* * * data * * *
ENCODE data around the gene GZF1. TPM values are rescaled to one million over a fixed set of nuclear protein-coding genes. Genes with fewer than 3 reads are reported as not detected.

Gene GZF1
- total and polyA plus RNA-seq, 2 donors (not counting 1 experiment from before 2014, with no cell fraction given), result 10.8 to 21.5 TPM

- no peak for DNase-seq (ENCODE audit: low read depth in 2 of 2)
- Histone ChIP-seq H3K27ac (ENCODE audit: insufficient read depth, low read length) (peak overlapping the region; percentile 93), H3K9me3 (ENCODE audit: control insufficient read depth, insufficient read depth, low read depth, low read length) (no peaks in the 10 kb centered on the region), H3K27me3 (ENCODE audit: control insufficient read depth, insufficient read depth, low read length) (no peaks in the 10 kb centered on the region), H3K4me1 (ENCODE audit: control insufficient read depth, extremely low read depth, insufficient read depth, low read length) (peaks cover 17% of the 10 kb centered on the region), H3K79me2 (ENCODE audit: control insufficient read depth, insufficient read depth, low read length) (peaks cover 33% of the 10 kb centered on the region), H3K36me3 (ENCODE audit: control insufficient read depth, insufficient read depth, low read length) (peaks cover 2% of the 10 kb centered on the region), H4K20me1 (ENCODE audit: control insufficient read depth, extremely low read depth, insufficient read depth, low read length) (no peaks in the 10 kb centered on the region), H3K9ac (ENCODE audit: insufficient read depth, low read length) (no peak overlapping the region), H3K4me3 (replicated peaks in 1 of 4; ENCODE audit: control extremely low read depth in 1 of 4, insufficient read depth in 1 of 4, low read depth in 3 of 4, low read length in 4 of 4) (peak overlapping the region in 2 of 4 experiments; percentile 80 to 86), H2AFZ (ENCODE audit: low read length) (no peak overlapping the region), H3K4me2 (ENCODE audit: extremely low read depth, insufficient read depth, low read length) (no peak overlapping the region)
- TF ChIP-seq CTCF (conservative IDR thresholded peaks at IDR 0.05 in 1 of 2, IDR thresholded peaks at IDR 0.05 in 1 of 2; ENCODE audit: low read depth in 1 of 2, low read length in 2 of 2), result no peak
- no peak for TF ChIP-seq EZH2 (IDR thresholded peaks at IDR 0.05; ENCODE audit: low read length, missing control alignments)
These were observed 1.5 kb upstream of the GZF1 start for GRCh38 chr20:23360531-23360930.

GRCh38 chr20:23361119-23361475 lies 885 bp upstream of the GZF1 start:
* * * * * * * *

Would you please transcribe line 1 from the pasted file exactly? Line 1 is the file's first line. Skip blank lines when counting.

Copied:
ENCODE data around the gene GZF1. TPM values are rescaled to one million over a fixed set of nuclear protein-coding genes. Genes with fewer than 3 reads are reported as not detected.